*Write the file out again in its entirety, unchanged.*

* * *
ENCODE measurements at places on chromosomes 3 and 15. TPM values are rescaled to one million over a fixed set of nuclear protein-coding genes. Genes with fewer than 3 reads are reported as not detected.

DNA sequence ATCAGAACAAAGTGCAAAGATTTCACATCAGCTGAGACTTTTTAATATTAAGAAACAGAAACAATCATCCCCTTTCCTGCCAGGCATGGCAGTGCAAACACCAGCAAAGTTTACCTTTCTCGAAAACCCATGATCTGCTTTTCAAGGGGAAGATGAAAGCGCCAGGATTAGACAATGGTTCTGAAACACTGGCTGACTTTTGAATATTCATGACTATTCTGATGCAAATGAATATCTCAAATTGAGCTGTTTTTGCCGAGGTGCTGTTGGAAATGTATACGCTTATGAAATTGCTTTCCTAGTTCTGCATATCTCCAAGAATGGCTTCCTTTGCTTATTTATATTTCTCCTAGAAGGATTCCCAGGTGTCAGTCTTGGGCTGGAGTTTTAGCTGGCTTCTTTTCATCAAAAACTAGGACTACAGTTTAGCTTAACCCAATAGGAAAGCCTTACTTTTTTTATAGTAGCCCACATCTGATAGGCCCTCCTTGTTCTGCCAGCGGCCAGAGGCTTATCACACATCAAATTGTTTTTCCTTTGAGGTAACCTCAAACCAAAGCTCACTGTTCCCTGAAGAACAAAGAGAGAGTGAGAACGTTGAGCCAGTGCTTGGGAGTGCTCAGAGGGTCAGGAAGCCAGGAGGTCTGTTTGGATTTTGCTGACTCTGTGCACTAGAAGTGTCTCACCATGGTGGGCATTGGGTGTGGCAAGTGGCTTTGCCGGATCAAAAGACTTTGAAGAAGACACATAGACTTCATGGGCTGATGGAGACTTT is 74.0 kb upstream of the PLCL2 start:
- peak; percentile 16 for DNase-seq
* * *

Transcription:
ENCODE measurements at places on chromosomes 3 and 15. TPM values are rescaled to one million over a fixed set of nuclear protein-coding genes. Genes with fewer than 3 reads are reported as not detected.

DNA sequence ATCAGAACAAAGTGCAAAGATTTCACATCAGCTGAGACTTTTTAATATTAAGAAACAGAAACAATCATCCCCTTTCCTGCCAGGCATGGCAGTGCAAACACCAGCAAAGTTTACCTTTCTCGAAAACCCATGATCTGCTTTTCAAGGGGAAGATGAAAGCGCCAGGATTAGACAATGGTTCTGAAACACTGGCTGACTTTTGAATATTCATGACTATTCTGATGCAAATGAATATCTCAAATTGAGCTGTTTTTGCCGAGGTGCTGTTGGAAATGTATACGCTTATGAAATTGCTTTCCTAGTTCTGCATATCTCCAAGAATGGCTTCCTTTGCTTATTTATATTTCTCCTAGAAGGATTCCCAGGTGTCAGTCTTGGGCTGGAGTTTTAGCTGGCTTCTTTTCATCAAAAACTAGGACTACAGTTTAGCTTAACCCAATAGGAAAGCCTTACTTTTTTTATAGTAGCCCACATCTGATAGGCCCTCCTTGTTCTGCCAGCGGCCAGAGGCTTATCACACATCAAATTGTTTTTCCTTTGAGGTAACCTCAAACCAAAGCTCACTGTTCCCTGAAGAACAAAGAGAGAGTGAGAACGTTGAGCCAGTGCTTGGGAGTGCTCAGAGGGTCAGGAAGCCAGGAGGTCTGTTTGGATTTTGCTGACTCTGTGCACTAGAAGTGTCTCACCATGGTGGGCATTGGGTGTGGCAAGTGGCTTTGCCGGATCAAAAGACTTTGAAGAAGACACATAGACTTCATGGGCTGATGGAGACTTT is 74.0 kb upstream of the PLCL2 start:
- peak; percentile 16 for DNase-seq